The transforming influence of human beings on their environment is captured by artists at different moments in the history of each country. A basic similarity can be seen in the desire to record changes for posterity, while differences occur in the specific interests and needs pursued by each culture. Cultural currents left their mark on landscape painting: the discovery of the ancient pyramids in the 19th century led to the practice of painters accompanying archeological expeditions, and the urban image began to be developed as a symbol of progress. The modernizing trends which saw the subjection of nature to the machine gave rise to a double-sided artistic view: on the one hand, works which extolled the benefits of such modernization; on the other, works which focussed on its destructive aspects.
The transforming influence of human beings on their environment is captured by artists at different moments in the history of each country. A basic similarity can be seen in the desire to record changes for posterity, while differences occur in the specific interests and needs pursued by each culture. Cultural currents left their mark on landscape painting: the discovery of the ancient pyramids in the 19th century led to the practice of painters accompanying archeological expeditions, and the urban image began to be developed as a symbol of progress. The modernizing trends which saw the subjection of nature to the machine gave rise to a double-sided artistic view: on the one hand, works which extolled the benefits of such modernization; on the other, works which focussed on its destructive aspects.

© CHIN 2001. All Rights Reserved

Smoky Hill Bombing Range Target, Tires

Smoky Hill Bombing Range Target, Tires

Terry Evans (1944 - )
Smithsonian American Art Museum, Gift of the artist
1990
UNITED STATES
gelatin silver print
37.80 X 37.50 cm
© Smithsonian American Art Museum


When asked about her photography in relation to the land that she documents, Terry Evans writes: "How did our good intentions and values based on productivity lead us to exhaust the land we thought we loved? Part of the answer lies in the beauty of the destruction; the machine-made patterns I photograph are well-ordered visual harmony. But seeing is not observing. Where is the balance for humanity between the heedlessness of the ordered domesticity and the wisdom of chaotic wilderness?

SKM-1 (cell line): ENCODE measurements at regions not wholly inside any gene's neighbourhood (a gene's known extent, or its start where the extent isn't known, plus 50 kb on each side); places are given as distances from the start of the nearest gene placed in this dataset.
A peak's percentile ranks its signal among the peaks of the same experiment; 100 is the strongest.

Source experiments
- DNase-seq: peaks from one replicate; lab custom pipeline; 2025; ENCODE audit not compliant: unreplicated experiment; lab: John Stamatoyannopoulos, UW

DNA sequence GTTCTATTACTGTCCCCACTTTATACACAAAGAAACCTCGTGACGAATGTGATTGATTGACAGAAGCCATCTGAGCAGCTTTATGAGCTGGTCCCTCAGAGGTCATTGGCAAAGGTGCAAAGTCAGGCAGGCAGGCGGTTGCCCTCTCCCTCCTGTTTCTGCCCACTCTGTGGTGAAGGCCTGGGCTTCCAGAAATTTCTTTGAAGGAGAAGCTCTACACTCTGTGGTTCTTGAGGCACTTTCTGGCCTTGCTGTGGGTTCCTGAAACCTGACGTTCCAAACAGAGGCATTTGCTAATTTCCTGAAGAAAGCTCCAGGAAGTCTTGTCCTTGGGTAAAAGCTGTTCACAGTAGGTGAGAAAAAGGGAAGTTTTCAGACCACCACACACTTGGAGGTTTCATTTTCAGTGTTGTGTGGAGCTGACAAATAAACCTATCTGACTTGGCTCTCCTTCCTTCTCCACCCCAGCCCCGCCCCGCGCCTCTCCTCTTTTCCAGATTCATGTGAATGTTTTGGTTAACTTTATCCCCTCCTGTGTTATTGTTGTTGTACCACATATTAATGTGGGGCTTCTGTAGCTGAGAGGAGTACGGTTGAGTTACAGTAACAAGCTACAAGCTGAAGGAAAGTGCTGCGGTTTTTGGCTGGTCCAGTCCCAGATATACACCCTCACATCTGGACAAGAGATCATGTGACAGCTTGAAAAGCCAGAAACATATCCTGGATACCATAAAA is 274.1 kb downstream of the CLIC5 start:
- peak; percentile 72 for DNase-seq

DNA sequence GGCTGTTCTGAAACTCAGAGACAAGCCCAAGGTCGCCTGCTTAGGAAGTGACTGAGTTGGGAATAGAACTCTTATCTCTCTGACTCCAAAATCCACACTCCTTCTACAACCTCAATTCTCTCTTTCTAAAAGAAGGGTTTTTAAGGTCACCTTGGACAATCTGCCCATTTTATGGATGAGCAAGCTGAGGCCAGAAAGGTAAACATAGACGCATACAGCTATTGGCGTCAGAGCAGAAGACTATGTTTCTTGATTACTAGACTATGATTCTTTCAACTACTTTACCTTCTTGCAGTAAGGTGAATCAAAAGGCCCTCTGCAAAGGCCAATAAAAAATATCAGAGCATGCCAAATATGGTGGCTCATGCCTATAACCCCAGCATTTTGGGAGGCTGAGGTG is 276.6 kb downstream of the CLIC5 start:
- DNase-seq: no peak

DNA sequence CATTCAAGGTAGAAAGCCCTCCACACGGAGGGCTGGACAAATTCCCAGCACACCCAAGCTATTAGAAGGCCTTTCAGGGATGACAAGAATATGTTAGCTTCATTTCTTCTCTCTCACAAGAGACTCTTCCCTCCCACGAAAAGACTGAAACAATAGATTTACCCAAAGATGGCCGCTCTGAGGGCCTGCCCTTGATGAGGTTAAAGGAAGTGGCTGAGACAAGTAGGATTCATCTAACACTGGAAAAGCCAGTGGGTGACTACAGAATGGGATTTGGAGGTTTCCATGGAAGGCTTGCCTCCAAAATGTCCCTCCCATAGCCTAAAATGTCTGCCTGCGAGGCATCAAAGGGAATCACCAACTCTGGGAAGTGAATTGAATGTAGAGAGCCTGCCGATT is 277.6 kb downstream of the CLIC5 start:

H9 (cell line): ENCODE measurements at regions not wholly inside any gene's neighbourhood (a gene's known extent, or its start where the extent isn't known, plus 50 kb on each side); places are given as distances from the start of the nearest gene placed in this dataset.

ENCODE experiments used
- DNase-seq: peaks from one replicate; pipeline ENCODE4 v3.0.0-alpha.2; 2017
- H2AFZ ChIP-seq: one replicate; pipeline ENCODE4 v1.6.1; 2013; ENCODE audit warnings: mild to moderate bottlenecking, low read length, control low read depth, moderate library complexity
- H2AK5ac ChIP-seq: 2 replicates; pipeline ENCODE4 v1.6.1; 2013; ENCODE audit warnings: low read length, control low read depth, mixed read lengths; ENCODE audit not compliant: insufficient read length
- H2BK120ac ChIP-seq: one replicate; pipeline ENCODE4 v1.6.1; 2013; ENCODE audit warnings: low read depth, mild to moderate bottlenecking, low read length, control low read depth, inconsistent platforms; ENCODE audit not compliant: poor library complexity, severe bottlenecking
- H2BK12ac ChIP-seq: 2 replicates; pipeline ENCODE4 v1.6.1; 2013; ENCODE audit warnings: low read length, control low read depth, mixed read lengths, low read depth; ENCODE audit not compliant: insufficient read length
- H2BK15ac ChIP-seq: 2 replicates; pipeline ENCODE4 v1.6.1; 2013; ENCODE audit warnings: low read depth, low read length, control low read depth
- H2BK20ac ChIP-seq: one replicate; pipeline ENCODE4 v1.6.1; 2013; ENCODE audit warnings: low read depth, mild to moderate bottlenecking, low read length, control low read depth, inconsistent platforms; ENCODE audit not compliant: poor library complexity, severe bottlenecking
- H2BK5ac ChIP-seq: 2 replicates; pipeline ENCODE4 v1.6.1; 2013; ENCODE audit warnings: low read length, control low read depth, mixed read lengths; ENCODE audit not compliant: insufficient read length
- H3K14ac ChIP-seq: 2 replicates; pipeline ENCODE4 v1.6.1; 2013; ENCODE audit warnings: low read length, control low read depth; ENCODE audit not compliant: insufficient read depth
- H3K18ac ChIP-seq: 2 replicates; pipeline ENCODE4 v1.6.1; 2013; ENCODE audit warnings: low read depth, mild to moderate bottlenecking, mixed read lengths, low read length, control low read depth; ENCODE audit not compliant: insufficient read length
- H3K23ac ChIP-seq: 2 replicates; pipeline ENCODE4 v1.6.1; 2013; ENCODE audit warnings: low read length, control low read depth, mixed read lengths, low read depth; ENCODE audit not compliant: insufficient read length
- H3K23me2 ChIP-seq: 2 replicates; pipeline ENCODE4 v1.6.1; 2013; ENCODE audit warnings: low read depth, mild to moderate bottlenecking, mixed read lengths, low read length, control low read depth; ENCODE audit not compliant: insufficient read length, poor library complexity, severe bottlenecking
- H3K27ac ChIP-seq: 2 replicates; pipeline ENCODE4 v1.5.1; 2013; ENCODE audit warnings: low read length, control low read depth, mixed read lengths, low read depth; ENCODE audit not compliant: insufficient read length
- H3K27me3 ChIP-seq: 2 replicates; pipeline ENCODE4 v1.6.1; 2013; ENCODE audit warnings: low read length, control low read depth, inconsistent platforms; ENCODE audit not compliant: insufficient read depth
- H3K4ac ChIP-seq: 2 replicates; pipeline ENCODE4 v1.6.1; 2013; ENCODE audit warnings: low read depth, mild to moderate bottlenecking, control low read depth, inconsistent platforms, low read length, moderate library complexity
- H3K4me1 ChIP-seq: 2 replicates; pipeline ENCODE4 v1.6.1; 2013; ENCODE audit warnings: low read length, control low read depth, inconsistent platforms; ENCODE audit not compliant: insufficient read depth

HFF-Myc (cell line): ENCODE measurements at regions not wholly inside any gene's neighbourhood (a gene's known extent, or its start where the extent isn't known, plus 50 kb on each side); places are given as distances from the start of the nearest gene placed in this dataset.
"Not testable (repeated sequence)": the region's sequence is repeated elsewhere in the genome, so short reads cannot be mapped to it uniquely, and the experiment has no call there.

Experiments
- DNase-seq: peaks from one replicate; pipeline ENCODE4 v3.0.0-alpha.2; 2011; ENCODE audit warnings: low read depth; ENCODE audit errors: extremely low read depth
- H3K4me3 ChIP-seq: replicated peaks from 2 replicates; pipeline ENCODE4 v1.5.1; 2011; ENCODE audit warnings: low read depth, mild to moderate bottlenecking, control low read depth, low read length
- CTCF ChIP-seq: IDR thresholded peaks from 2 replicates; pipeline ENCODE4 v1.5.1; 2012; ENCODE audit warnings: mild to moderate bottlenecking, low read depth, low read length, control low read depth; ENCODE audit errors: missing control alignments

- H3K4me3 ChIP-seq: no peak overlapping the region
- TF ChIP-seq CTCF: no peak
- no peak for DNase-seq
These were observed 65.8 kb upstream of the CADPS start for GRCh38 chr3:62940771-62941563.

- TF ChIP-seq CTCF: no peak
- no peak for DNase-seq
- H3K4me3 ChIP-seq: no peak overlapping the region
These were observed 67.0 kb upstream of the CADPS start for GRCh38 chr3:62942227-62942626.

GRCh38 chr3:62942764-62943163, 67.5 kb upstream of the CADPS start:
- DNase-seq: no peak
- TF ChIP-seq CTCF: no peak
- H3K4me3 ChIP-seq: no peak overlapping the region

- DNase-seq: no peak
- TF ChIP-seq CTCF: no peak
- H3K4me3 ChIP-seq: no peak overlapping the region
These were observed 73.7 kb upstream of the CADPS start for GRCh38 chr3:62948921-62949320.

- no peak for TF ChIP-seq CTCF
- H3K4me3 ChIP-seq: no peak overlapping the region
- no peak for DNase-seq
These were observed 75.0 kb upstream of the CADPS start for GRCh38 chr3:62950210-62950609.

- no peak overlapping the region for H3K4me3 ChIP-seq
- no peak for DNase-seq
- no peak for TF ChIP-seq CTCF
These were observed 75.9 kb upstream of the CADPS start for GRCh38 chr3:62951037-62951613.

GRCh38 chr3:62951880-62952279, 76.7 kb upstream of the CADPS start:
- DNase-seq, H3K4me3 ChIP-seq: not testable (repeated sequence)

When asked about her photography in relation to the land that she documents, Terry Evans writes: "How did our good intentions and values based on productivity lead us to exhaust the land we thought we loved? Part of the answer lies in the beauty of the destruction; the machine-made patterns I photograph are well-ordered visual harmony. But seeing is not observing. Where is the balance for humanity between the heedlessness of the ordered domesticity and the wisdom of chaotic wilderness?

© 2001, CHIN. All Rights Reserved.

Construction of the Dam (study for mural, the Department of the Interior, Washington, D.C.)

Construction of the Dam (study for mural, the Department of the Interior, Washington, D.C.)

William Gropper (1897 - 1977)
Smithsonian American Art Museum, Gift of William T. Evans
1938
UNITED STATES
oil on canvas
© Smithsonian American Art Museum


This painting is a small version of a twenty-nine-foot mural William Gropper painted for the U.S. Department of the Interior in Washington, D.C. It celebrates the activities of the department's Bureau of Reclamation, which in the mid-1930s supervised construction of Boulder, Grand Coulee, and other major dams in the western United States. Gropper's heroic, muscular workers harness nature with their strength, while the huge concrete structures celebrate the genius and audacity of U.S. engineering.
This painting is a small version of a twenty-nine-foot mural William Gropper painted for the U.S. Department of the Interior in Washington, D.C. It celebrates the activities of the department's Bureau of Reclamation, which in the mid-1930s supervised construction of Boulder, Grand Coulee, and other major dams in the western United States. Gropper's heroic, muscular workers harness nature with their strength, while the huge concrete structures celebrate the genius and audacity of U.S. engineering.

© 2001, CHIN. All Rights Reserved.

Columbus Circle, Winter

Columbus Circle, Winter

Guy Wiggins (1883 - 1962)